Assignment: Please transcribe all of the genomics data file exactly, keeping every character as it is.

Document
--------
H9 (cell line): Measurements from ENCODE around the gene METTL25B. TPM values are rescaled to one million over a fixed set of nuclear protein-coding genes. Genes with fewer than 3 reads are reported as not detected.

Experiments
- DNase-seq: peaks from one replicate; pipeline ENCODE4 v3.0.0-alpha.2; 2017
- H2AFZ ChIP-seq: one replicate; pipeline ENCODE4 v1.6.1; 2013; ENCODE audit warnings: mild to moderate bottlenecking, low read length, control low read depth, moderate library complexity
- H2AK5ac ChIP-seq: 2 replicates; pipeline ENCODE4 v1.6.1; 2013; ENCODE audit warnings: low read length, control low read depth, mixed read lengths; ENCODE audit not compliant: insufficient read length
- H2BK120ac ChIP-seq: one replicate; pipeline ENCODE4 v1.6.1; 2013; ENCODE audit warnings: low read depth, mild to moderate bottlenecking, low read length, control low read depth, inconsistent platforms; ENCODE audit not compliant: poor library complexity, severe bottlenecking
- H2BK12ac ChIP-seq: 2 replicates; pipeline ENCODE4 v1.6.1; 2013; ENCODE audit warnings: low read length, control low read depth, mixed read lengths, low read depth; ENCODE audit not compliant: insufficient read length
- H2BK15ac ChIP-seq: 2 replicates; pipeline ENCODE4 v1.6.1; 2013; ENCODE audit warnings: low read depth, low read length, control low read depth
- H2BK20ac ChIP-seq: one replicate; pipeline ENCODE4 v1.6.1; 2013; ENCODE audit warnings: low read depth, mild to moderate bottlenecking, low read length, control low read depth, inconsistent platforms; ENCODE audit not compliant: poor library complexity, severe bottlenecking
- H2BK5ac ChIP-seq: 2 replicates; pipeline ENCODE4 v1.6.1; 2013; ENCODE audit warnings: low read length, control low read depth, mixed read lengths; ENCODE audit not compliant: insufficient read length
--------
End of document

H9 (cell line): Measurements from ENCODE around the gene METTL25B. TPM values are rescaled to one million over a fixed set of nuclear protein-coding genes. Genes with fewer than 3 reads are reported as not detected.

Experiments
- DNase-seq: peaks from one replicate; pipeline ENCODE4 v3.0.0-alpha.2; 2017
- H2AFZ ChIP-seq: one replicate; pipeline ENCODE4 v1.6.1; 2013; ENCODE audit warnings: mild to moderate bottlenecking, low read length, control low read depth, moderate library complexity
- H2AK5ac ChIP-seq: 2 replicates; pipeline ENCODE4 v1.6.1; 2013; ENCODE audit warnings: low read length, control low read depth, mixed read lengths; ENCODE audit not compliant: insufficient read length
- H2BK120ac ChIP-seq: one replicate; pipeline ENCODE4 v1.6.1; 2013; ENCODE audit warnings: low read depth, mild to moderate bottlenecking, low read length, control low read depth, inconsistent platforms; ENCODE audit not compliant: poor library complexity, severe bottlenecking
- H2BK12ac ChIP-seq: 2 replicates; pipeline ENCODE4 v1.6.1; 2013; ENCODE audit warnings: low read length, control low read depth, mixed read lengths, low read depth; ENCODE audit not compliant: insufficient read length
- H2BK15ac ChIP-seq: 2 replicates; pipeline ENCODE4 v1.6.1; 2013; ENCODE audit warnings: low read depth, low read length, control low read depth
- H2BK20ac ChIP-seq: one replicate; pipeline ENCODE4 v1.6.1; 2013; ENCODE audit warnings: low read depth, mild to moderate bottlenecking, low read length, control low read depth, inconsistent platforms; ENCODE audit not compliant: poor library complexity, severe bottlenecking
- H2BK5ac ChIP-seq: 2 replicates; pipeline ENCODE4 v1.6.1; 2013; ENCODE audit warnings: low read length, control low read depth, mixed read lengths; ENCODE audit not compliant: insufficient read length